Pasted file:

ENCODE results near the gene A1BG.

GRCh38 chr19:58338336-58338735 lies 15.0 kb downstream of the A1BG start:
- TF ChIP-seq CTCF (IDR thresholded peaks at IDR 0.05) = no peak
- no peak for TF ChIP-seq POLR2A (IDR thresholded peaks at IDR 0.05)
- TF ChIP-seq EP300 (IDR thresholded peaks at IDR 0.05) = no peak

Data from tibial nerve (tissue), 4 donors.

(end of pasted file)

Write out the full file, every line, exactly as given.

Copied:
ENCODE results near the gene A1BG.

GRCh38 chr19:58338336-58338735 lies 15.0 kb downstream of the A1BG start:
- TF ChIP-seq CTCF (IDR thresholded peaks at IDR 0.05) = no peak
- no peak for TF ChIP-seq POLR2A (IDR thresholded peaks at IDR 0.05)
- TF ChIP-seq EP300 (IDR thresholded peaks at IDR 0.05) = no peak

Data from tibial nerve (tissue), 4 donors.